Stephanie Duke is afraid to send her 9-year-old daughter Hailey to school.
Two weeks ago Stephanie learned her daughter’s bus route was taken away by the Jordan School District.
A state regularion requires Elemenatary students who live less than 1.5 miles from their schools to walk.
“They come here, and as you can see they don't stop back here, they stop right up here where kids are going to need to be crossing,” said Duke pointing to the busy crossing.
The crosswalk Stephanie is most concerned about at 13400 South 5000 West was poorly marked, and she says there will be no adult supervision and no crossing guard.
Riverton City clearly marked the crosswalk after ABC 4 started asking questions Monday, but before our report aired live at 4:00 p.m.
Stephanie says the crosswalk is not acceptable for her 9-year-old daughter.
It’s the same for other kids as young as 5 years old, who will have to cross the street on their own, unless parents help out.
“I think its ridiculous,” said Duke. “This is not safe. I wouldn't send my 12-year-old to cross this street by herself.”
A technicality is requiring the students to walk almost two miles.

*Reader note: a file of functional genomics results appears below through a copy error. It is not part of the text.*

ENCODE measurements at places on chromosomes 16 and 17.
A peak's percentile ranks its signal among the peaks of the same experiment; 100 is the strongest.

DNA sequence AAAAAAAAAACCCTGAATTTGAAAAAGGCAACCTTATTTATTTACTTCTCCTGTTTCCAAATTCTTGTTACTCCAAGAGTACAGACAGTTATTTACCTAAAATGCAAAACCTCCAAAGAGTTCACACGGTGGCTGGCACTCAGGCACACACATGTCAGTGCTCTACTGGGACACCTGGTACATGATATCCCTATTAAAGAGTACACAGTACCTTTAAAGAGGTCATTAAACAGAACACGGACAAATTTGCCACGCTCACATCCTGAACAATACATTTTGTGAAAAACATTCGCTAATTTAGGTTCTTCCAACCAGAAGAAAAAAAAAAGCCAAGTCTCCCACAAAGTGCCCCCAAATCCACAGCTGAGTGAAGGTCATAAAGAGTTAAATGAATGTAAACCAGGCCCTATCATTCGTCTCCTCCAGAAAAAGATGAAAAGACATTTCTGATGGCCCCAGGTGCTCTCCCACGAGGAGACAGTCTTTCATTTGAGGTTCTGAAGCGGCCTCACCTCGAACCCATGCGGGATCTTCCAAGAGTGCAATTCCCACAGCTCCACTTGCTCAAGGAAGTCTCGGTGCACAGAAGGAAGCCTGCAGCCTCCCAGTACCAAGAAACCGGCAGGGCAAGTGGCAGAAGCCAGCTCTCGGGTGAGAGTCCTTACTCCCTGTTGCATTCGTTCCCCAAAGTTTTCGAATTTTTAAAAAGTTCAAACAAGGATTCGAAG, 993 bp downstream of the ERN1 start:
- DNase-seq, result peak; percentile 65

A new access road was built in the area, and the new street does not have a sidewalk so the kids can't use the road the very road responsible for taking away their bus route. That means students have to go out of their way and through crosswalks that are not attended.
Making matters worse is the fact that Riverton City did not find out about the new road until it was too late to budget for more crossing guards.
Parents say two miles is too far for elementary students to walk to school.
“It's absolutely frightening for me to think she will be out there walking both ways during snow storms, icy roads, rain conditions,” added Stephanie’s mother Virginia Duke.
Riverton's mayor Bill Applegarth said he would personally come to the crosswalk himself to watch the kids pass and also promised to do any reasonable thing to keep kids safe.
In the meantime, the only other recourse for parents have is to pressure lawmakers into coming up with a better solution.